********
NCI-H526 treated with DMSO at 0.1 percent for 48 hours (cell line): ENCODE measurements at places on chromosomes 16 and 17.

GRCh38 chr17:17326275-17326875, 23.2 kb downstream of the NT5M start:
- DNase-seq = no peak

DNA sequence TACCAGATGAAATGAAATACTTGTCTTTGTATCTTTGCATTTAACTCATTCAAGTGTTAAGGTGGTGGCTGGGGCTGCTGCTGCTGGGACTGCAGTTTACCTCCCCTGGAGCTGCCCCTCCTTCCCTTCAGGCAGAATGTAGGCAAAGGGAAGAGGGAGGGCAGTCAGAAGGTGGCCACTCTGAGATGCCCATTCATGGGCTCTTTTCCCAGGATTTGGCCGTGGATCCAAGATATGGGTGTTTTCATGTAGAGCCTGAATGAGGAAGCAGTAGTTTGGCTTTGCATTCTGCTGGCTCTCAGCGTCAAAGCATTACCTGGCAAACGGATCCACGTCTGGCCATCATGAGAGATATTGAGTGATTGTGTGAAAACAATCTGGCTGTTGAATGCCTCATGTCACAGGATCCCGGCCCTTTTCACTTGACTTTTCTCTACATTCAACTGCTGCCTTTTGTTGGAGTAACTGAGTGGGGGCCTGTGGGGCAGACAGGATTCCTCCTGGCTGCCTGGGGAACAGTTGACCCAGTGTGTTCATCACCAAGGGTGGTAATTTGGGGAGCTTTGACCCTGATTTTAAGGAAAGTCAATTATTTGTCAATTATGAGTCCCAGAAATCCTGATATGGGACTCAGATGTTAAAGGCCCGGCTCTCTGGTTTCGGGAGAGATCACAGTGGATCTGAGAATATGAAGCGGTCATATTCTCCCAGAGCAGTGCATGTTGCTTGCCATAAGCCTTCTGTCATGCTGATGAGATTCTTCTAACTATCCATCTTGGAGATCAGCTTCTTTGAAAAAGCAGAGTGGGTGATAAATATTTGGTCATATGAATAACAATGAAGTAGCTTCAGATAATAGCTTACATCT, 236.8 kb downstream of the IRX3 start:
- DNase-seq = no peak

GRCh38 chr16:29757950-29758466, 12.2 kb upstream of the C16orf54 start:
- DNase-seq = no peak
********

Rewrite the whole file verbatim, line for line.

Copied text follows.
NCI-H526 treated with DMSO at 0.1 percent for 48 hours (cell line): ENCODE measurements at places on chromosomes 16 and 17.

GRCh38 chr17:17326275-17326875, 23.2 kb downstream of the NT5M start:
- DNase-seq = no peak

DNA sequence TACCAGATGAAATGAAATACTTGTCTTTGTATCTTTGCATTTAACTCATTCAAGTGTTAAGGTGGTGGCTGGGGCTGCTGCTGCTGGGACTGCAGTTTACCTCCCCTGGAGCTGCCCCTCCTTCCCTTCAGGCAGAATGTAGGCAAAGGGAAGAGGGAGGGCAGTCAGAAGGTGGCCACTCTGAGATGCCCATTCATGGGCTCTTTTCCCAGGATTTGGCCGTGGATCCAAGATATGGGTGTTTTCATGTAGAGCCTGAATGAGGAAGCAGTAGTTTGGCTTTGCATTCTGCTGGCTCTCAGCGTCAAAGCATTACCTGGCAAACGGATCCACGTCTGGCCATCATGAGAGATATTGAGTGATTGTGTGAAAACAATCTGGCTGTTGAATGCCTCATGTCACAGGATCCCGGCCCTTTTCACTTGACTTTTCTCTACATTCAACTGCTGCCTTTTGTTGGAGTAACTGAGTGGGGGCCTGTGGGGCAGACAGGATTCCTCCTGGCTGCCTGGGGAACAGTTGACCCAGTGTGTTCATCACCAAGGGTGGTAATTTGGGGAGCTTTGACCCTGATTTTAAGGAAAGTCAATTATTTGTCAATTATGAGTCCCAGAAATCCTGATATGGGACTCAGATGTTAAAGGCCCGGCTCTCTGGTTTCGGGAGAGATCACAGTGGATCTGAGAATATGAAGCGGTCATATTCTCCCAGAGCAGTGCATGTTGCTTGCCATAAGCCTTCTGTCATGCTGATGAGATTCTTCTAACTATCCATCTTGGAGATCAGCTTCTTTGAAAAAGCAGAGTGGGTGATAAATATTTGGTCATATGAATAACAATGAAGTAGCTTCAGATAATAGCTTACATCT, 236.8 kb downstream of the IRX3 start:
- DNase-seq = no peak

GRCh38 chr16:29757950-29758466, 12.2 kb upstream of the C16orf54 start:
- DNase-seq = no peak